I got drafted to teach WordPress in a computer science class because I became one of those people.  What used to be peripheral to my job has moved to the center thanks to learning by doing.  While I may share a few of those experiments in this space moving forward, I’m afraid my days of long-winded pontificating about edtech are over.

Maybe it’s time to try history blogging again.  Anyone want to hear about the history of catsup?

* The one exception to that statement is an article that JP and I have in the hopper.  Actually, I drafted it from one of Poritz’s ideas and he’s been sitting on it for a few weeks now. It may see the light of day eventually, but if you’re reading this JP, I think you know what you have to do in order to make that happen.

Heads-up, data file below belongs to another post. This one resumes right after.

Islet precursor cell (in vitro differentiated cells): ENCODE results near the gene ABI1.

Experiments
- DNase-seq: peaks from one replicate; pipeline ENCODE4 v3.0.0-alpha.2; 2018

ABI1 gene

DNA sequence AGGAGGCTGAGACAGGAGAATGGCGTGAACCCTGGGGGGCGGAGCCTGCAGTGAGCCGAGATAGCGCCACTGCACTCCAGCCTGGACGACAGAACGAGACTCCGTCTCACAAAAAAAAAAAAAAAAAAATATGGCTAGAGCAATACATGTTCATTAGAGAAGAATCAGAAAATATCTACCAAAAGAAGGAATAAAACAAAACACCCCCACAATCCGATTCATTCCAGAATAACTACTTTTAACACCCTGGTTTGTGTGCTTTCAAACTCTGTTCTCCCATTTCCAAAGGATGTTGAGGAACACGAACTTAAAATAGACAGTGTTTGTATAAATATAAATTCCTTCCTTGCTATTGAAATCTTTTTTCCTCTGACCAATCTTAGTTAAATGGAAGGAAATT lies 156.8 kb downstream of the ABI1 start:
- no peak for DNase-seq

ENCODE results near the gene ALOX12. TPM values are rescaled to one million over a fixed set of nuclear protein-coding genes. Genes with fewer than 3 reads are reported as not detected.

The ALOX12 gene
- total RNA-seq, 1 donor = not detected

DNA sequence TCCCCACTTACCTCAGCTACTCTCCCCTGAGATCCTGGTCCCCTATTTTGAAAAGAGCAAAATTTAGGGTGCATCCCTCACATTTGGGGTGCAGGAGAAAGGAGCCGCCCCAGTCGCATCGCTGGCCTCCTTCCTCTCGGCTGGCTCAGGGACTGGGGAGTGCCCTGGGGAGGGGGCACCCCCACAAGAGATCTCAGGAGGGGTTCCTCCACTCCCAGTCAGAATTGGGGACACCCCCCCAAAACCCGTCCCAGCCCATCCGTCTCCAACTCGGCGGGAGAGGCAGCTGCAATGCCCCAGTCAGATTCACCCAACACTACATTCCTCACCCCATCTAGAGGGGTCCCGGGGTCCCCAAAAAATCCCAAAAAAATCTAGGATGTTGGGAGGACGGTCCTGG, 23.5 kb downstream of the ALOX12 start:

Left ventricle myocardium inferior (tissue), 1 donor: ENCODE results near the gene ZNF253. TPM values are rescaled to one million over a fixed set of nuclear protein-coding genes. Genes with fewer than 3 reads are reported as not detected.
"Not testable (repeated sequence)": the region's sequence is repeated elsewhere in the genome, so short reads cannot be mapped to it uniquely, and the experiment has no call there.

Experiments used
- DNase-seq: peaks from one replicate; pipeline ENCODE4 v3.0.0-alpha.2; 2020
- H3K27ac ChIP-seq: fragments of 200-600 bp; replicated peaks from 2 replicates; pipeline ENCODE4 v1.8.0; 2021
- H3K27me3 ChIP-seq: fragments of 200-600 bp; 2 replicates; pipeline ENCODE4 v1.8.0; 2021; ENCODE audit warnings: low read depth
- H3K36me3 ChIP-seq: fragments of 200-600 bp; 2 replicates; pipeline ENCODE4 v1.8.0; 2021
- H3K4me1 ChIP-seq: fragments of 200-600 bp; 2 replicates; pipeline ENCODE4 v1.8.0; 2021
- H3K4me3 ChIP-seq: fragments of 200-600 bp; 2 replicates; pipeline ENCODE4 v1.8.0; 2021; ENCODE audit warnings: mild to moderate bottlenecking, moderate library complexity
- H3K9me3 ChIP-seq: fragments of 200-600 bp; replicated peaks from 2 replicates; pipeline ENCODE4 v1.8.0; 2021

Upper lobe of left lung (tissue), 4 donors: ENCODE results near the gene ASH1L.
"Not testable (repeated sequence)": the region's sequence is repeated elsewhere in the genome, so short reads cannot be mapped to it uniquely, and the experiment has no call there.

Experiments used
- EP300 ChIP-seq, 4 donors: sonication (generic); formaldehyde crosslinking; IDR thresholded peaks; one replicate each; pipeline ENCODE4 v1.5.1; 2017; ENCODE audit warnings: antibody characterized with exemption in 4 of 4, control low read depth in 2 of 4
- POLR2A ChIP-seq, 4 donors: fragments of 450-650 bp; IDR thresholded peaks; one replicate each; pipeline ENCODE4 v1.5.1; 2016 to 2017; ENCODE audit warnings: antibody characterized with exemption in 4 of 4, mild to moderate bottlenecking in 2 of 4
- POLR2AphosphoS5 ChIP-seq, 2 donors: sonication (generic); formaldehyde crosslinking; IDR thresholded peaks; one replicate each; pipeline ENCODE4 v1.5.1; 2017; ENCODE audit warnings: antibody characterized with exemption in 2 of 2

Universities are failing to equip enough students with digital skills

Published by Anonymous (not verified) on Tue, 20/06/2017 - 9:01am in

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Technology

Universities must better integrate digital skills into curricula in order to remain relevant and competitive, argues Jisc's Paul Feldman.

The post Universities are failing to equip enough students with digital skills appeared first on Wonkhe.